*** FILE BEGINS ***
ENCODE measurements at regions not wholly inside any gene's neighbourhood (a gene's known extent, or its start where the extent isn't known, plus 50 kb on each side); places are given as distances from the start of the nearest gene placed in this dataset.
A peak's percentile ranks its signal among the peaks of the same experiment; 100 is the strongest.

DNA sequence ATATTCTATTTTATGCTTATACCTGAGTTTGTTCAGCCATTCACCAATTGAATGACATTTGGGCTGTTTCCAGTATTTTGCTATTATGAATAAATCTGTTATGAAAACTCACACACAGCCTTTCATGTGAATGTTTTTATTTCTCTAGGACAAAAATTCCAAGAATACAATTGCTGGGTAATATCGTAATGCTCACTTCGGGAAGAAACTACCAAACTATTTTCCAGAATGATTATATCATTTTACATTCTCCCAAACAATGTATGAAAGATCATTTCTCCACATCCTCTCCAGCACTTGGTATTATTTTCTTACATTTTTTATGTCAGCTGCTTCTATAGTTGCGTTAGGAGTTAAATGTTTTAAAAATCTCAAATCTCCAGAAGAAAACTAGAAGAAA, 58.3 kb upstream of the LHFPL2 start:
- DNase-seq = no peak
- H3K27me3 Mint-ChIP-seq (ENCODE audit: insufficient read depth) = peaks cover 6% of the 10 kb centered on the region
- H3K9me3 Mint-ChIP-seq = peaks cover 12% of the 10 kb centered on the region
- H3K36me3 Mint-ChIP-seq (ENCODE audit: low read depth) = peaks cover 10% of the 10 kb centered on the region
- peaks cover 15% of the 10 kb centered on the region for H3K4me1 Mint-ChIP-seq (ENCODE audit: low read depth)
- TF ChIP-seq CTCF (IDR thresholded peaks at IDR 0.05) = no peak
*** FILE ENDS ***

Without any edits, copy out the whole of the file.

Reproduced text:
ENCODE measurements at regions not wholly inside any gene's neighbourhood (a gene's known extent, or its start where the extent isn't known, plus 50 kb on each side); places are given as distances from the start of the nearest gene placed in this dataset.
A peak's percentile ranks its signal among the peaks of the same experiment; 100 is the strongest.

DNA sequence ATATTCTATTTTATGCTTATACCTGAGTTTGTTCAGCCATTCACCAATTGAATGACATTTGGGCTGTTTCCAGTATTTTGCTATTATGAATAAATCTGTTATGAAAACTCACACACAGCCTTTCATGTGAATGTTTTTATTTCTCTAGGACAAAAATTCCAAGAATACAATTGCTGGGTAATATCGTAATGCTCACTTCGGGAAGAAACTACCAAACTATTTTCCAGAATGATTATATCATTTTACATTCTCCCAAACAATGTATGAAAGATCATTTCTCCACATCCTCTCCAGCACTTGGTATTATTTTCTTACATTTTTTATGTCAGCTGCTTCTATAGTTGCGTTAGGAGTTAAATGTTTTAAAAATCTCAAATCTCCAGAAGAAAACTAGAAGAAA, 58.3 kb upstream of the LHFPL2 start:
- DNase-seq = no peak
- H3K27me3 Mint-ChIP-seq (ENCODE audit: insufficient read depth) = peaks cover 6% of the 10 kb centered on the region
- H3K9me3 Mint-ChIP-seq = peaks cover 12% of the 10 kb centered on the region
- H3K36me3 Mint-ChIP-seq (ENCODE audit: low read depth) = peaks cover 10% of the 10 kb centered on the region
- peaks cover 15% of the 10 kb centered on the region for H3K4me1 Mint-ChIP-seq (ENCODE audit: low read depth)
- TF ChIP-seq CTCF (IDR thresholded peaks at IDR 0.05) = no peak